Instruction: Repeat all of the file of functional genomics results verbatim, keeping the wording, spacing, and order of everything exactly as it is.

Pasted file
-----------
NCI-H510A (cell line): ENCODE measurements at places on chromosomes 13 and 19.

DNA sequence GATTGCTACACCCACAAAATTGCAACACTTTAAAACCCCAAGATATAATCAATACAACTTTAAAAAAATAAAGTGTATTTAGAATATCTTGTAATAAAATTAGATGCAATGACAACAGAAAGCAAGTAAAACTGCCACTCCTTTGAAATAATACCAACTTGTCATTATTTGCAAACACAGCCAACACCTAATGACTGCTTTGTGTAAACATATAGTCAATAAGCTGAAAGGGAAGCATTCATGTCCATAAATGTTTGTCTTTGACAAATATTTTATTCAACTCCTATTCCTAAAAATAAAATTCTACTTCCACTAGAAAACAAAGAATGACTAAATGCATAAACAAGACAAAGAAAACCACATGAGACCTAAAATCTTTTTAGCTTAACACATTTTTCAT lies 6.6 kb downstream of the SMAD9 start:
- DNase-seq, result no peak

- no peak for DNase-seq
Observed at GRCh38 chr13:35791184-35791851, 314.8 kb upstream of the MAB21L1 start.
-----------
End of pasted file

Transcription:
NCI-H510A (cell line): ENCODE measurements at places on chromosomes 13 and 19.

DNA sequence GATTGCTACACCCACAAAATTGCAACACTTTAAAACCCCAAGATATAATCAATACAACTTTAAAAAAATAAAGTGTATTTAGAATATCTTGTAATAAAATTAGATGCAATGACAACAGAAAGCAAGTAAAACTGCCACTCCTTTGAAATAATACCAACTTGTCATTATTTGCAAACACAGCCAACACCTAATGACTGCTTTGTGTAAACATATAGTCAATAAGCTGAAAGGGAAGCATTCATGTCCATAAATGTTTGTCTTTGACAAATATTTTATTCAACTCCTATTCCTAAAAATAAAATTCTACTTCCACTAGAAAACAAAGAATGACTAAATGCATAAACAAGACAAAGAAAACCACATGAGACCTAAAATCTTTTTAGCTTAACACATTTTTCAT lies 6.6 kb downstream of the SMAD9 start:
- DNase-seq, result no peak

- no peak for DNase-seq
Observed at GRCh38 chr13:35791184-35791851, 314.8 kb upstream of the MAB21L1 start.